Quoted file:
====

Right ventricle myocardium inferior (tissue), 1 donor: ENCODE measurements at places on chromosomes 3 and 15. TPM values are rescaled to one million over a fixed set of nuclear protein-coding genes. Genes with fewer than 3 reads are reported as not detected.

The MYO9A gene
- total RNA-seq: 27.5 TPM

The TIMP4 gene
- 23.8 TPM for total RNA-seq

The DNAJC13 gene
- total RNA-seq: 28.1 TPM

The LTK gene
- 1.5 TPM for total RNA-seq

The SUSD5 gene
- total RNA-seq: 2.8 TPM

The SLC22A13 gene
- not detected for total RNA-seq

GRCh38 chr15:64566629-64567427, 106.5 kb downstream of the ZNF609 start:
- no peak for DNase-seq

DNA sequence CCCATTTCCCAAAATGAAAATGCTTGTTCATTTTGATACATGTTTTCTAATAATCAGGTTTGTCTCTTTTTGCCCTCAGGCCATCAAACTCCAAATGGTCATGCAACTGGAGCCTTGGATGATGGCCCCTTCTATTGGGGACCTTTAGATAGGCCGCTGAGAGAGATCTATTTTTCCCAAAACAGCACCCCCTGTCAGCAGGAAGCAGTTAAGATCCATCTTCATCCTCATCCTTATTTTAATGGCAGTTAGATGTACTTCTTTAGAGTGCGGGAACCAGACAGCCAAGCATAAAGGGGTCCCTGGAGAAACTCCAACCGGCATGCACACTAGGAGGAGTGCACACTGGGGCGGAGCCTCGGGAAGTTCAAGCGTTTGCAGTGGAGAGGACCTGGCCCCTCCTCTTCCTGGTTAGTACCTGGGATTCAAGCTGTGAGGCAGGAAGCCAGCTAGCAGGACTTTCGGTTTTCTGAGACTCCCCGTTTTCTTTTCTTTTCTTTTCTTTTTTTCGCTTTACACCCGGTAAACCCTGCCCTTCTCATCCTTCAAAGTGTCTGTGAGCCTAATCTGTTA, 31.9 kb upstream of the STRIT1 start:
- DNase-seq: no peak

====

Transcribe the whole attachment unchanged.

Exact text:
Right ventricle myocardium inferior (tissue), 1 donor: ENCODE measurements at places on chromosomes 3 and 15. TPM values are rescaled to one million over a fixed set of nuclear protein-coding genes. Genes with fewer than 3 reads are reported as not detected.

The MYO9A gene
- total RNA-seq: 27.5 TPM

The TIMP4 gene
- 23.8 TPM for total RNA-seq

The DNAJC13 gene
- total RNA-seq: 28.1 TPM

The LTK gene
- 1.5 TPM for total RNA-seq

The SUSD5 gene
- total RNA-seq: 2.8 TPM

The SLC22A13 gene
- not detected for total RNA-seq

GRCh38 chr15:64566629-64567427, 106.5 kb downstream of the ZNF609 start:
- no peak for DNase-seq

DNA sequence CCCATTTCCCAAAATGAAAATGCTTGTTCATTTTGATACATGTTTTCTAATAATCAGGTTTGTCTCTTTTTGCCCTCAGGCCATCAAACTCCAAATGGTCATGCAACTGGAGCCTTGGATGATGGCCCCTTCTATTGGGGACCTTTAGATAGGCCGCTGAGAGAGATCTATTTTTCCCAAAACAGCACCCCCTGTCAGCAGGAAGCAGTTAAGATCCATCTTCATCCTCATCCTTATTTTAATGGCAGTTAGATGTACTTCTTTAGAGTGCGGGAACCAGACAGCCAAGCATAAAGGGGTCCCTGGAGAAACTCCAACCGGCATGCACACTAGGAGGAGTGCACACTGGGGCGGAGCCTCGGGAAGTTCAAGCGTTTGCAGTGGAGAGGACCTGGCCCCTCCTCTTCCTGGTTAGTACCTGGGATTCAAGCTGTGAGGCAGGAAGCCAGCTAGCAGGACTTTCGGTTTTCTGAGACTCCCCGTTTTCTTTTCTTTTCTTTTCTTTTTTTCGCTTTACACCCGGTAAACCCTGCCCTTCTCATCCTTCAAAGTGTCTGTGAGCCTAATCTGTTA, 31.9 kb upstream of the STRIT1 start:
- DNase-seq: no peak